Hem facings are an age-old tool for saving fabric; in the days of long, full skirts, you needed a stiff, sturdy hem to make the skirt stand out for itself, but no one would see the fabric. The hem was sometimes 10" deep from the bottom of the skirt! (I know this because my family does civil war reenacting here in Oregon and I've been wearing 1860's clothes three weekends a summer since I was a kid). There's no reason to use 10" of the dress fabric when no one will see it, and the dress fabric may not be the best for stiffening, so dresses almost always had hem facings or "false hems"--that is, another fabric sewn to the dress fabric at the very bottom, and treated like an extension of the dress.
I'll show you how to do that with a modern dress here. I'm adding a hem facing to a dress I made recently, because after wearing it I've realized, it's not long enough! I don't have much extra fabric but I unpicked the hem and am going to add some fabric on the inside--it won't be seen, but it'll allow me to use all the fabric that was in the 1" or so hem. Here's the dress in its slightly-too-short state:
Here's the tutorial:
- You'll need a garment and a hem facing. I'm using my dress, and I took out the hem I originally had. I'm also using some white quilter's cotton that I bought oodles of for just this sort of use.
- Tear two widths of fabric 1" wider than you want your facing to be. I'm doing mine about 5", so my facing will be about 4" after I take out seam allowances. If you have a super full skirt (more than two panels wide itself), you'll need three or more panels 5" wide. Most modern dresses are less than two panels wide, although if you used 60" wide fabric for your dress and 45" wide fabric for the facing, obviously you'll need more than two widths then, too. Does that make sense?
- Sew the hem facing pieces together selvage-to-selvage and press the seam open flat.
- Go to the bottom of the skirt, top, dress, whatever. Right sides together, sew the hem facing to the skirt with a 1/2" seam allowance. Start 1/2" from the selvage, so you'll have room to close the loop when you come all the way around. I started at the center back on my dress, since there's a seam there.
- Once you get all the way around the hem, stop just millimeters shy of where you began your seam and tear the excess hem facing away, leaving 1/2" for your seam allowance. Sew the hem facing closed, selvage-to-torn end.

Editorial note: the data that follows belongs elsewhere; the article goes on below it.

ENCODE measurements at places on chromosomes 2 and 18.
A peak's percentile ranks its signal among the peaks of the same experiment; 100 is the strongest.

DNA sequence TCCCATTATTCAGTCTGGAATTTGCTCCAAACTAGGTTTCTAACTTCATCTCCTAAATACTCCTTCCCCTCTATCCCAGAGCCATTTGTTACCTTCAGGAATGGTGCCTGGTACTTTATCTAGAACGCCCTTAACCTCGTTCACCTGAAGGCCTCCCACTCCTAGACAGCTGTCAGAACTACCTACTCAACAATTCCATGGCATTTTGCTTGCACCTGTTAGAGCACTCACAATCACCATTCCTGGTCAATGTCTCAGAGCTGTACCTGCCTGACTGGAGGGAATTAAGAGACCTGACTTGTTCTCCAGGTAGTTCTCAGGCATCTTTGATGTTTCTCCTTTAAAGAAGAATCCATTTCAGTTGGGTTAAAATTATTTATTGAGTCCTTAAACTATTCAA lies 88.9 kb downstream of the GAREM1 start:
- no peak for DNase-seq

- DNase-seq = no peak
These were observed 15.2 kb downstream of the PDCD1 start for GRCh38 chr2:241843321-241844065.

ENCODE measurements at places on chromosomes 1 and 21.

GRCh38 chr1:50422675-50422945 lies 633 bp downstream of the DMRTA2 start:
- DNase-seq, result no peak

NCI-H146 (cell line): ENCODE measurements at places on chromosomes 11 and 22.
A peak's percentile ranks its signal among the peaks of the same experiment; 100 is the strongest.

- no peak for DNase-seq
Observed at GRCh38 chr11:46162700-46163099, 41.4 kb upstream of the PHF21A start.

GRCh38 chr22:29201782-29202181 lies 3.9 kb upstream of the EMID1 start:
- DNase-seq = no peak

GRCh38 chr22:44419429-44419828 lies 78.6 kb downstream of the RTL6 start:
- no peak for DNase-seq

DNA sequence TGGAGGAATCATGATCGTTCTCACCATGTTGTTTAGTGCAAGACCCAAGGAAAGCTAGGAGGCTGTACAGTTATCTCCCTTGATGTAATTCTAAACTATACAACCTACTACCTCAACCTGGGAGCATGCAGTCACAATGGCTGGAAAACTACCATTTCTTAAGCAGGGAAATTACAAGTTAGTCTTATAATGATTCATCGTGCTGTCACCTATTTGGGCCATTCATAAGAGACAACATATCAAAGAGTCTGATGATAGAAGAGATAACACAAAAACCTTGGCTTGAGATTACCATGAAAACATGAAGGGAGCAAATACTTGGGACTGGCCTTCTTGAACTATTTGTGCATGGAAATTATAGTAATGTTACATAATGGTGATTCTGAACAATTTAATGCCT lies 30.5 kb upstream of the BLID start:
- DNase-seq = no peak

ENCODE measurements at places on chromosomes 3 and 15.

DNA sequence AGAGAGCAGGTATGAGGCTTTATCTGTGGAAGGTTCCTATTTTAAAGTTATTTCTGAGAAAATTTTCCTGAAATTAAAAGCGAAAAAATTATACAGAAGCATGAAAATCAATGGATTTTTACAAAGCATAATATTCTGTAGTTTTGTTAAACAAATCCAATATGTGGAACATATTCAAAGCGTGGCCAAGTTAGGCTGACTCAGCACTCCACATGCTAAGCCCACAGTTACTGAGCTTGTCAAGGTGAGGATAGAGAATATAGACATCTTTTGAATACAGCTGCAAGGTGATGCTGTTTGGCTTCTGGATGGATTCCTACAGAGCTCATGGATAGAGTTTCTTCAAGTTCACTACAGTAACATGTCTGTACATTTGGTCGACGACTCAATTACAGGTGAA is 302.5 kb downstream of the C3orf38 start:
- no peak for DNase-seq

- Press that seam open.
- Press under 1/2" on the hem. Also press the skirt-to-facing seam allowance toward the hem facing. The pic is a little misleading--where my fingers are, you'll press the seam allowance there toward hem facing.
- Fold the hem facing back, leaving a teeny tiny space of fashion fabric at the very bottom, ensuring that the hem facing won't show. I leave a couple millimeters, but if you're not comfortable you can leave more like 1/8".
- Keeping everything nice and flat (and on the grain, if possible), press and pin your facing down onto the skirt, making sure it's even throughout--otherwise, you'll have bubbling! Unless the skirt is perfectly even panels, like with gathered skirt, you may have to make some little tucks in your facing. My skirt is tapered and is widest at the bottom, but the facing is rectangular, so I compensated by making my tuck and keeping it on the grain wherever possible.
- Sew the facing down. If you want to use a blind hem stitch, do it now. Knock yourself out. I was feeling simple on this skirt and I don't mind seeing the stitches on the front, so I'm using a normal straight stitch.
Now my dress is more than an inch longer. Not a whole lot, but it will make a difference!
I meant to tell you, thanks for the reminder in the comments--I used McCall's M5266 on this. I bought this fabric during a "must have everything bright yellow" phase, and didn't really know what to do with it. Then recently, when McCalls were 99 cents at JoAnn, I bought this pattern, and the two just sort of went together! I don't usually wear big, tent-like A-line dresses, but this one is beltable.
I modified the sleeves quite a bit, and I added some "smocking" at the front to keep things in place. The pattern is for a lined dress, but I didn't have any good lining fabric and didn't feel like waiting to buy some, so I just gave the neck a facing instead, cut out from the top 2" of the lining pattern.